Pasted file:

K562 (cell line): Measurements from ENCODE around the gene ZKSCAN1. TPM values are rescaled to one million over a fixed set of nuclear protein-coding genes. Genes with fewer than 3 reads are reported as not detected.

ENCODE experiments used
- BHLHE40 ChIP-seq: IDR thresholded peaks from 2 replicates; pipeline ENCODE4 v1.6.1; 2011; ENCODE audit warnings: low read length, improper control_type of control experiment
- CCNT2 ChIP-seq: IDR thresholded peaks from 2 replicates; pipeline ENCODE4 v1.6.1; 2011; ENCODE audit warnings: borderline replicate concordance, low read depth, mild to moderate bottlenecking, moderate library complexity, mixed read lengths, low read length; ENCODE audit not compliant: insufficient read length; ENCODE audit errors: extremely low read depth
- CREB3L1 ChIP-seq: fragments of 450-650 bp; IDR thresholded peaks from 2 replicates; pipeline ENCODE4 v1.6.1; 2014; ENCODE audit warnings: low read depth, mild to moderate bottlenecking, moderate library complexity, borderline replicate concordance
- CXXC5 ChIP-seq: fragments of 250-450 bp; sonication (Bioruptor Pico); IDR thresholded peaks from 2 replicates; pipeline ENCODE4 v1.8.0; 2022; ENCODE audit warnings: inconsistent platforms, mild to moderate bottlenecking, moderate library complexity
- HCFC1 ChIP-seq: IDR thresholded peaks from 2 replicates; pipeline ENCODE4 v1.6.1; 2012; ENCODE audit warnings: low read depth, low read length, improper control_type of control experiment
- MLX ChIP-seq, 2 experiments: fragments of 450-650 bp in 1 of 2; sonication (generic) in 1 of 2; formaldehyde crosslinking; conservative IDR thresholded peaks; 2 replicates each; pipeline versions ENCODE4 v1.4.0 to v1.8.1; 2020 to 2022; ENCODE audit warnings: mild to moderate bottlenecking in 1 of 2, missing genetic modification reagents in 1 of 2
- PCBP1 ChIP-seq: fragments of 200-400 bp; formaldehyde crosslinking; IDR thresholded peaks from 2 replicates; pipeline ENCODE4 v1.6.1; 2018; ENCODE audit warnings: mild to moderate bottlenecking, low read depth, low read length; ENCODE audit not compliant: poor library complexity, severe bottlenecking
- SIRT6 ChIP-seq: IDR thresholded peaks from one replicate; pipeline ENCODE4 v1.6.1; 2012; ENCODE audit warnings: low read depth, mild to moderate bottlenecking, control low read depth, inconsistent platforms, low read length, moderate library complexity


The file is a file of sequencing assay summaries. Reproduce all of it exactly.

K562 (cell line): Measurements from ENCODE around the gene ZKSCAN1. TPM values are rescaled to one million over a fixed set of nuclear protein-coding genes. Genes with fewer than 3 reads are reported as not detected.

ENCODE experiments used
- BHLHE40 ChIP-seq: IDR thresholded peaks from 2 replicates; pipeline ENCODE4 v1.6.1; 2011; ENCODE audit warnings: low read length, improper control_type of control experiment
- CCNT2 ChIP-seq: IDR thresholded peaks from 2 replicates; pipeline ENCODE4 v1.6.1; 2011; ENCODE audit warnings: borderline replicate concordance, low read depth, mild to moderate bottlenecking, moderate library complexity, mixed read lengths, low read length; ENCODE audit not compliant: insufficient read length; ENCODE audit errors: extremely low read depth
- CREB3L1 ChIP-seq: fragments of 450-650 bp; IDR thresholded peaks from 2 replicates; pipeline ENCODE4 v1.6.1; 2014; ENCODE audit warnings: low read depth, mild to moderate bottlenecking, moderate library complexity, borderline replicate concordance
- CXXC5 ChIP-seq: fragments of 250-450 bp; sonication (Bioruptor Pico); IDR thresholded peaks from 2 replicates; pipeline ENCODE4 v1.8.0; 2022; ENCODE audit warnings: inconsistent platforms, mild to moderate bottlenecking, moderate library complexity
- HCFC1 ChIP-seq: IDR thresholded peaks from 2 replicates; pipeline ENCODE4 v1.6.1; 2012; ENCODE audit warnings: low read depth, low read length, improper control_type of control experiment
- MLX ChIP-seq, 2 experiments: fragments of 450-650 bp in 1 of 2; sonication (generic) in 1 of 2; formaldehyde crosslinking; conservative IDR thresholded peaks; 2 replicates each; pipeline versions ENCODE4 v1.4.0 to v1.8.1; 2020 to 2022; ENCODE audit warnings: mild to moderate bottlenecking in 1 of 2, missing genetic modification reagents in 1 of 2
- PCBP1 ChIP-seq: fragments of 200-400 bp; formaldehyde crosslinking; IDR thresholded peaks from 2 replicates; pipeline ENCODE4 v1.6.1; 2018; ENCODE audit warnings: mild to moderate bottlenecking, low read depth, low read length; ENCODE audit not compliant: poor library complexity, severe bottlenecking
- SIRT6 ChIP-seq: IDR thresholded peaks from one replicate; pipeline ENCODE4 v1.6.1; 2012; ENCODE audit warnings: low read depth, mild to moderate bottlenecking, control low read depth, inconsistent platforms, low read length, moderate library complexity